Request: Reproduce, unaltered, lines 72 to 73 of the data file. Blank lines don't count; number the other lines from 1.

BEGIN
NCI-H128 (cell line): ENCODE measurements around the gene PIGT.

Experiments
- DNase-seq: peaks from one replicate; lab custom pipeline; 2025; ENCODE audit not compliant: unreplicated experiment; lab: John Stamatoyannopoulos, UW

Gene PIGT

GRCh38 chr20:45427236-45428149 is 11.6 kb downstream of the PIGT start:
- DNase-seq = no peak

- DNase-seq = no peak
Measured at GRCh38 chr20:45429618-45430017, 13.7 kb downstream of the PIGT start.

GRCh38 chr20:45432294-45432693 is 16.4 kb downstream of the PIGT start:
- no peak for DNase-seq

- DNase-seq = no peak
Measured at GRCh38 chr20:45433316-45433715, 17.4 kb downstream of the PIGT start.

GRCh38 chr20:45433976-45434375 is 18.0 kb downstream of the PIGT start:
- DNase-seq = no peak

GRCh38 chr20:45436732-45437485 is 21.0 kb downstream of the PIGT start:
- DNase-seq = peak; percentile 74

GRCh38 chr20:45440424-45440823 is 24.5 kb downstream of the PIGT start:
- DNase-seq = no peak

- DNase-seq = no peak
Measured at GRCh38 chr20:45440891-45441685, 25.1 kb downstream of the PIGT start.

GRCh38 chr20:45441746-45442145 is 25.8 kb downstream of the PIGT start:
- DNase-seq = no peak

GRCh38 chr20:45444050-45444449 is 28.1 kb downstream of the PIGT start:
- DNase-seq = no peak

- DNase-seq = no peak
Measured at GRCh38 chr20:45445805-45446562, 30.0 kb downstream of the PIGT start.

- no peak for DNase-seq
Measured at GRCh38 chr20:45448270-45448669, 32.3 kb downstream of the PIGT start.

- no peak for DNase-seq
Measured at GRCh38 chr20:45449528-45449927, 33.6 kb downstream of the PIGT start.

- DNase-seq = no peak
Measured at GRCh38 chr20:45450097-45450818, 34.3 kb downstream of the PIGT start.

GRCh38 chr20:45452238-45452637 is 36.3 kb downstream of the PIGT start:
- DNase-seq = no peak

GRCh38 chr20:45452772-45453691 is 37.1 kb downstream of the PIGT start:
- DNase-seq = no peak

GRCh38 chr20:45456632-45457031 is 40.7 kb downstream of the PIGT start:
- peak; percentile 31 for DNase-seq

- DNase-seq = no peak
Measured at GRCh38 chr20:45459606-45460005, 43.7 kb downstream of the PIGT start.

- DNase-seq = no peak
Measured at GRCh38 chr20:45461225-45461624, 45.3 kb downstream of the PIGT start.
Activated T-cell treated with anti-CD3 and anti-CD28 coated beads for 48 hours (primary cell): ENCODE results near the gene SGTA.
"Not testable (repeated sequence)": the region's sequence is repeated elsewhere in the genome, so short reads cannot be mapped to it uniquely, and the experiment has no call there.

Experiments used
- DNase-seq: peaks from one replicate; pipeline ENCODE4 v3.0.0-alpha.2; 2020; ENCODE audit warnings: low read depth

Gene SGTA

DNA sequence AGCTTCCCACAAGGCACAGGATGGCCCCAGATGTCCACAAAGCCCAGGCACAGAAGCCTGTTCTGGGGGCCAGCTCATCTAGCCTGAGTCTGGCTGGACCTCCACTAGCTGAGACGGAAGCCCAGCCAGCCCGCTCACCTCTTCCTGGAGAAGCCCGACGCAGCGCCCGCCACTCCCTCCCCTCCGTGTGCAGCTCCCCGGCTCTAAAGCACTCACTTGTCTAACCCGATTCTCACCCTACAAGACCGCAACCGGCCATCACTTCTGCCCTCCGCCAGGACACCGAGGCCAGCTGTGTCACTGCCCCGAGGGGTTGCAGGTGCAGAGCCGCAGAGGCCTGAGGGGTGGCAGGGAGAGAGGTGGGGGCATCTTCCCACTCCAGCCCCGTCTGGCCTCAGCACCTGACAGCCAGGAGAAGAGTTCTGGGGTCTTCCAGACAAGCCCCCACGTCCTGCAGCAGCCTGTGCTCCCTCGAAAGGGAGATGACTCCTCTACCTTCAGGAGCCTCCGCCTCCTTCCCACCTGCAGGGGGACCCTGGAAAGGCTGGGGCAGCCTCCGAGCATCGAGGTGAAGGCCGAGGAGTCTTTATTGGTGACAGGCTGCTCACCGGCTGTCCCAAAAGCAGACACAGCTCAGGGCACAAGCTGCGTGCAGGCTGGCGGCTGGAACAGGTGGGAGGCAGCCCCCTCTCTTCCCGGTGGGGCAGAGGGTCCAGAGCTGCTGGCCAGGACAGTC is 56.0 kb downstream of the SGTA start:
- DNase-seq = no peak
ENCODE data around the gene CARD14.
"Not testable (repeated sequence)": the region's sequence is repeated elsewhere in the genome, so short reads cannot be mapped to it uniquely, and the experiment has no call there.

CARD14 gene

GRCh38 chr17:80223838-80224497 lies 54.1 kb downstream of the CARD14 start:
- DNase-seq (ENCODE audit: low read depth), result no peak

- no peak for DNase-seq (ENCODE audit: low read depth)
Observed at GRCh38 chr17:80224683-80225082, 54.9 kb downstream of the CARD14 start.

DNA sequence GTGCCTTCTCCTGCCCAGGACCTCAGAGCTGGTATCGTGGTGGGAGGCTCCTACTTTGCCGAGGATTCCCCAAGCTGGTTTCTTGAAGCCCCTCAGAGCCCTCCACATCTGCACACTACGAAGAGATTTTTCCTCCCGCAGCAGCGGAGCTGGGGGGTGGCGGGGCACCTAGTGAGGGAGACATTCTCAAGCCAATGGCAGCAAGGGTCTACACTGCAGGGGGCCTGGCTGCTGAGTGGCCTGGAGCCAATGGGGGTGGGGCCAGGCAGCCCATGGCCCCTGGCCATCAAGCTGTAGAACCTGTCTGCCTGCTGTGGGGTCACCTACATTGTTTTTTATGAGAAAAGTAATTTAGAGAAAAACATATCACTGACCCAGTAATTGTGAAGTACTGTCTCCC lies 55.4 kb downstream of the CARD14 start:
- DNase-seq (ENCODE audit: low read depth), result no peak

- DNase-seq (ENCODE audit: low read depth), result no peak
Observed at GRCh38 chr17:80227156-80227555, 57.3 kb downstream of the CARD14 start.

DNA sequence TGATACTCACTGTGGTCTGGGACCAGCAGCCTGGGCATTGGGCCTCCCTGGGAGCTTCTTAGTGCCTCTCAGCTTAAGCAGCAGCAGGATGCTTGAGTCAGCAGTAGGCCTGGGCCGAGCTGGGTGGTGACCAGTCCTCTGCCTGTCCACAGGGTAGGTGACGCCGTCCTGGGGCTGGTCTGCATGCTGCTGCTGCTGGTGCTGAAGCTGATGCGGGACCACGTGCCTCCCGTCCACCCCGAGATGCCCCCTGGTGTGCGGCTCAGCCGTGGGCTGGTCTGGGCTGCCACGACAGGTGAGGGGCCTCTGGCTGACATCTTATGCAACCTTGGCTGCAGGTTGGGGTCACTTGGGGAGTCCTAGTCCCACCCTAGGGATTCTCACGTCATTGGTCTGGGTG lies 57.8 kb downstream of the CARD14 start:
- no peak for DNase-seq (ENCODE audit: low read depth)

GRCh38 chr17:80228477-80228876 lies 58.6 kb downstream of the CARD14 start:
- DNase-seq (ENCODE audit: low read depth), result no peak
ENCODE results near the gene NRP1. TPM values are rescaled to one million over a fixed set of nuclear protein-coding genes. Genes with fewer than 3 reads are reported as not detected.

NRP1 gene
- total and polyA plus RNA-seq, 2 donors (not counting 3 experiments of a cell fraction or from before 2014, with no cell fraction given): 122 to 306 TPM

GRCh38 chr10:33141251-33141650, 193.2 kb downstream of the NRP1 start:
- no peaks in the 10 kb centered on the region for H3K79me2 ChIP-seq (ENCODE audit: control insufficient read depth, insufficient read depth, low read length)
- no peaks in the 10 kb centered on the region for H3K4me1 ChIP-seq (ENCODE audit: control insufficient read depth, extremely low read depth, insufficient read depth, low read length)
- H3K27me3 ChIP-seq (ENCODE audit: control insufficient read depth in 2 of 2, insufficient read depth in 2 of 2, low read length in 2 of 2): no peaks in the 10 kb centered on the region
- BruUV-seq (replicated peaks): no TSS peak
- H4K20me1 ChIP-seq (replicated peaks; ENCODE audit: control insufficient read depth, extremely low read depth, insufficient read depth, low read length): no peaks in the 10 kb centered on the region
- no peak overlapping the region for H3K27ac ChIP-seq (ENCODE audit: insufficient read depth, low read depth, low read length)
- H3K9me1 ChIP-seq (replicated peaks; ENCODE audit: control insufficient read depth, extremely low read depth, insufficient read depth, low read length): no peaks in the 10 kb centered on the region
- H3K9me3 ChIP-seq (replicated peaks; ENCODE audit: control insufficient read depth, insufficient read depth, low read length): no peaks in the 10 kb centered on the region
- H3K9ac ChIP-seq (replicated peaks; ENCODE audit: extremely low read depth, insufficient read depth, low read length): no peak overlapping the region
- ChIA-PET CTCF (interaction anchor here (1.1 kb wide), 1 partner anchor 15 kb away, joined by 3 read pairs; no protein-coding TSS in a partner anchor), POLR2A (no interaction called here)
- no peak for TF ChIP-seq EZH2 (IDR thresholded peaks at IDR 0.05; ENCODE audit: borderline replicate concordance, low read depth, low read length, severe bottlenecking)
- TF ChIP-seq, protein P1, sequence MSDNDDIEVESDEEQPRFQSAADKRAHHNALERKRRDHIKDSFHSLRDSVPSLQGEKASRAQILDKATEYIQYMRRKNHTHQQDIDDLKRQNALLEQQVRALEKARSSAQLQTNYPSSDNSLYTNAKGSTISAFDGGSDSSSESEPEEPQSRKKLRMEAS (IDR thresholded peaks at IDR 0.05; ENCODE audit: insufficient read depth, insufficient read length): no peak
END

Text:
- BruUV-seq (replicated peaks): no TSS peak
- H4K20me1 ChIP-seq (replicated peaks; ENCODE audit: control insufficient read depth, extremely low read depth, insufficient read depth, low read length): no peaks in the 10 kb centered on the region